A More Powerful Program for Transformational Ideas in Energy and Science
Chain Reaction Innovations, now in its seventh year, understands that developing a great idea into a technology that impacts the market remains challenging. Doing so with an clean energy- or science-based technology can seem nearly impossible. Complex technical challenges, long development cycles, expensive lab equipment, and impatient investors create high hurdles for even the most determined innovators to overcome.
It leaves innovators feeling isolated. But they don’t have to be.
Chain Reaction Innovations (CRI) is a two-year fellowship program at Argonne National Laboratory for innovators focused on clean energy and science technologies. Through an annual call, four to six individuals/teams are selected to join CRI. It is part of the U.S. Department of Energy’s Lab-Embedded Entrepreneurship Program (LEEP), one of four ‘nodes’. The others are located at Oak Ridge National Laboratory, Lawrence Berkeley National Laboratory and the National Renewable Energy Laboratory.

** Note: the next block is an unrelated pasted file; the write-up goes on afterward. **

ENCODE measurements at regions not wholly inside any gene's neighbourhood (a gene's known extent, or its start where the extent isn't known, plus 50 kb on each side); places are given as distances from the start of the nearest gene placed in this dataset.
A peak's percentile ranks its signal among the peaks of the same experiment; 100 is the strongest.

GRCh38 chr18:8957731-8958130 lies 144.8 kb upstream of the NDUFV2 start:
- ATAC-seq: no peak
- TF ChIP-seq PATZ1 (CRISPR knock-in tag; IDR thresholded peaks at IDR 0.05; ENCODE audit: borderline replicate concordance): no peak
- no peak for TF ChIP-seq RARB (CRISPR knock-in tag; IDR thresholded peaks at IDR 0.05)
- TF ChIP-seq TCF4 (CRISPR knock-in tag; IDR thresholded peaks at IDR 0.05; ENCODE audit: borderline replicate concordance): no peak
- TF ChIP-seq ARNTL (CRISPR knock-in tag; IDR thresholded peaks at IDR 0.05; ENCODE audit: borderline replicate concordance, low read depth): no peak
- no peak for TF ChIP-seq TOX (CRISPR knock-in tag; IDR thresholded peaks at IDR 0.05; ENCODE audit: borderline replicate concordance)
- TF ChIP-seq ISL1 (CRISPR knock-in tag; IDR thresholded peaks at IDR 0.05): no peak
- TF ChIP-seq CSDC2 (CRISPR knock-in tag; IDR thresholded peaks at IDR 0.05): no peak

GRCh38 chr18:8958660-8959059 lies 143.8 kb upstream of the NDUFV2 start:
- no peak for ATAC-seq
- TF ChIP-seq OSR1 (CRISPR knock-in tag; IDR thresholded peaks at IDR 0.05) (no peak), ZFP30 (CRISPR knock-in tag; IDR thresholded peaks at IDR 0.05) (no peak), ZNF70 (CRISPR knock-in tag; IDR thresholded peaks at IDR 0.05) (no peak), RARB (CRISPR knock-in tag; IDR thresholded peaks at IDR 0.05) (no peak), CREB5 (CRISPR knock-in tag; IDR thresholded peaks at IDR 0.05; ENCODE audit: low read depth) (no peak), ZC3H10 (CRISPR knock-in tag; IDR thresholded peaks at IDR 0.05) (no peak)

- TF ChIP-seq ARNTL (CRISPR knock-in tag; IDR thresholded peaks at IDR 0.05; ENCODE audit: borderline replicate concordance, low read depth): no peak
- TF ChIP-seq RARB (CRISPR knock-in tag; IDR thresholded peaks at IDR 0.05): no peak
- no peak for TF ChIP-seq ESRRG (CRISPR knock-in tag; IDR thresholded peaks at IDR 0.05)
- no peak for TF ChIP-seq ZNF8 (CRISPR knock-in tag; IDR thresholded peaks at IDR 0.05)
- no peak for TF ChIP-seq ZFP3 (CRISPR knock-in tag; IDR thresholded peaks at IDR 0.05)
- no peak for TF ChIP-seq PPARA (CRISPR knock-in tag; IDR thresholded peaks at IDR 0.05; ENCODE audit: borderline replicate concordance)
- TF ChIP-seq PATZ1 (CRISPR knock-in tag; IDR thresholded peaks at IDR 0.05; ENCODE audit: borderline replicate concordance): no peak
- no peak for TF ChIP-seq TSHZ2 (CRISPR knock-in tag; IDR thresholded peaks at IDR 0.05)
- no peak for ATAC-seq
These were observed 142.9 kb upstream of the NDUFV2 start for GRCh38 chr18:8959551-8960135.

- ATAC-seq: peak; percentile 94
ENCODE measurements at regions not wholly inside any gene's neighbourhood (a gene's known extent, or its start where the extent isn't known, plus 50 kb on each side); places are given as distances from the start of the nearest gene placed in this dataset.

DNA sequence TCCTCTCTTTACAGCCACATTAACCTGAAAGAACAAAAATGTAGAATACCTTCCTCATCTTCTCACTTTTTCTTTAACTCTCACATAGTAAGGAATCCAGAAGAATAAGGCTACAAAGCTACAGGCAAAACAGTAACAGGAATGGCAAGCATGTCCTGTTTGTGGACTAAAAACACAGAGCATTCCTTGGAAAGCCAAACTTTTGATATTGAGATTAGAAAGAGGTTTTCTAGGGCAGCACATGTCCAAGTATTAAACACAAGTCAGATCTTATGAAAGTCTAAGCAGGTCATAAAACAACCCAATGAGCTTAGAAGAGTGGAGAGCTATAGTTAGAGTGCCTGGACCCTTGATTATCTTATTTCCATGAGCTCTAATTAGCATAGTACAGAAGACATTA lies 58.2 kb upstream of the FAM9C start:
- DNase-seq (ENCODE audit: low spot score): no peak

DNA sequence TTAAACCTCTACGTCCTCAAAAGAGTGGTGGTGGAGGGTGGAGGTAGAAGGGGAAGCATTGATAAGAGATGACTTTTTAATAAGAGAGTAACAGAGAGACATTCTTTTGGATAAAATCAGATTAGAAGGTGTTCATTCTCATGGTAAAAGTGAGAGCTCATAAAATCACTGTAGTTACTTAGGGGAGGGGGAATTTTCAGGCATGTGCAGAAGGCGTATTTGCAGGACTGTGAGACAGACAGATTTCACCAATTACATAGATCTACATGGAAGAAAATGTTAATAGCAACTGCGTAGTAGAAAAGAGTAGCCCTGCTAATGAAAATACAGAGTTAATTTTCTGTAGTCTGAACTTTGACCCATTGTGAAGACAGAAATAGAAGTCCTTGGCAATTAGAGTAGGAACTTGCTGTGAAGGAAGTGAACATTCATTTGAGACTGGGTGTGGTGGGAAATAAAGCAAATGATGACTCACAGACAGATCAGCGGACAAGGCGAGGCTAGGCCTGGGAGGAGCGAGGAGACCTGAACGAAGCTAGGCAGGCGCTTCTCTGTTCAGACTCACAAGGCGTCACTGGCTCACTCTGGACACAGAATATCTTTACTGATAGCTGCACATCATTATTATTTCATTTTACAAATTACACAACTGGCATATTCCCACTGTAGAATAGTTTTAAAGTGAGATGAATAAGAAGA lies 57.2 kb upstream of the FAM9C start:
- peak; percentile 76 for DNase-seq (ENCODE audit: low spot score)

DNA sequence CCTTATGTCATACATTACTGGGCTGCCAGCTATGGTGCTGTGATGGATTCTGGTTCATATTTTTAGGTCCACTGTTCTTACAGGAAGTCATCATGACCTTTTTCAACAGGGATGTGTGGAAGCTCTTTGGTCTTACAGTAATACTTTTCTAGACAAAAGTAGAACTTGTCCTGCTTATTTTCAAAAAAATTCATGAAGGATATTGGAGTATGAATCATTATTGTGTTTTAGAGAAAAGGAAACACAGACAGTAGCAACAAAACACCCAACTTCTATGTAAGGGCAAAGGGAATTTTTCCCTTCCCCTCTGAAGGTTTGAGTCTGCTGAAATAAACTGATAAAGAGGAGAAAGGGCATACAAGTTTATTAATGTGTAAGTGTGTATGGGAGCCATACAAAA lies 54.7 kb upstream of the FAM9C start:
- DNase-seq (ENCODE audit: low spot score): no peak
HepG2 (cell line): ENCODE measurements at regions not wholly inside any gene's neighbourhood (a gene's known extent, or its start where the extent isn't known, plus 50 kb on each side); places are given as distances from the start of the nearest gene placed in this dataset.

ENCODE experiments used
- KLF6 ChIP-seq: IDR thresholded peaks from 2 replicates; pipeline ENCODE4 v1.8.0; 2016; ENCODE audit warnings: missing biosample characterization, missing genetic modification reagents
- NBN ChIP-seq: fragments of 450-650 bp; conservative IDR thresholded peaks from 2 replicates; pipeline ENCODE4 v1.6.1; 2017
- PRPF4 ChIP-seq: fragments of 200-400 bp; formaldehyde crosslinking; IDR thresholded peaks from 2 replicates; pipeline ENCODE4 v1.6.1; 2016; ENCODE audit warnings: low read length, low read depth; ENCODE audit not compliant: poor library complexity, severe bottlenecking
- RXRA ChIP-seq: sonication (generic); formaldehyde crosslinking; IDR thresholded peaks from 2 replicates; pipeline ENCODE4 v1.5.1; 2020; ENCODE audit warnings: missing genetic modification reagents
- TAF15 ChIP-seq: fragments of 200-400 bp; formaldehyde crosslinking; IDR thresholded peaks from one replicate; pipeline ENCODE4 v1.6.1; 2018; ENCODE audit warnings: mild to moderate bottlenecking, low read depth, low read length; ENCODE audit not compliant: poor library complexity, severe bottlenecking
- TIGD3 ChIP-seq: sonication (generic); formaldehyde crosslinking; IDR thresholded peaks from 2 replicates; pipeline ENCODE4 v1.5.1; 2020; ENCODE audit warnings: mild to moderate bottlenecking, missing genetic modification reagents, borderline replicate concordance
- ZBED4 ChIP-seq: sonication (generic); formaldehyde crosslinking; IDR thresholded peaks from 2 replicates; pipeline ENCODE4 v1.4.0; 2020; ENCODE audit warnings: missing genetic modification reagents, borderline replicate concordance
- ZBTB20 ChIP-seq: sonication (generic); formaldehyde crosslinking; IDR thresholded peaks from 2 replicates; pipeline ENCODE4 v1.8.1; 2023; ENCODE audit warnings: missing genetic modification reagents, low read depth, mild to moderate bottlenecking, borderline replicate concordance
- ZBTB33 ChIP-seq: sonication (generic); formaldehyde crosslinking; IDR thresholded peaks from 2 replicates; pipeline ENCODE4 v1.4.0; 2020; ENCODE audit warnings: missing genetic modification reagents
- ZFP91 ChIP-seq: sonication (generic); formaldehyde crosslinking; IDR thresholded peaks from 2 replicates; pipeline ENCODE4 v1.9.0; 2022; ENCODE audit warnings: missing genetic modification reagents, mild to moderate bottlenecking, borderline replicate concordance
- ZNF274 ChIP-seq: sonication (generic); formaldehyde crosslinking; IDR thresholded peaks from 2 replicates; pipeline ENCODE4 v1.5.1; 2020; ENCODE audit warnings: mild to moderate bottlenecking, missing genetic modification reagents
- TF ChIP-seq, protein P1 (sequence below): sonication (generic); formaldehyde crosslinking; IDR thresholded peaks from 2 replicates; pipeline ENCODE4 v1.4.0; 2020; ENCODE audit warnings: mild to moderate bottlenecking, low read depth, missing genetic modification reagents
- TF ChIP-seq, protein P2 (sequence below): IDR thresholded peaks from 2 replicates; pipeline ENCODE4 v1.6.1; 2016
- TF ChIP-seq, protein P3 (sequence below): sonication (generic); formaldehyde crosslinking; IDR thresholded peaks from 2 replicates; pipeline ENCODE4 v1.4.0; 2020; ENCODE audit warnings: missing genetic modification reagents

See what Energy Secretary Jennifer Granholm said about LEEP.
The goal of CRI is to give the nation’s brightest energy and science innovators the best chance at success. The future depends on it. Our mission is to open Argonne’s door to deliver on our promise of a sustainable, prosperous, and equitable world—one innovator, one startup at a time.
By 2050, the world’s population will grow by 33 percent, much of it an emerging middle class that will contribute to energy demand that is five times greater than that of today. At the same time, leading scientists say we need to reduce greenhouse gas emissions by 80 percent to mitigate climate change. The only way to accomplish both is to develop revolutionary new technologies.
These technologies will create a more sustainable future and help answer the grand challenge facing us–climate change.
The opportunities are immense. And with CRI, those opportunities are now within reach.
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Note: program applicants must be U.S. citizens or lawful permanent U.S. residents at the time of application.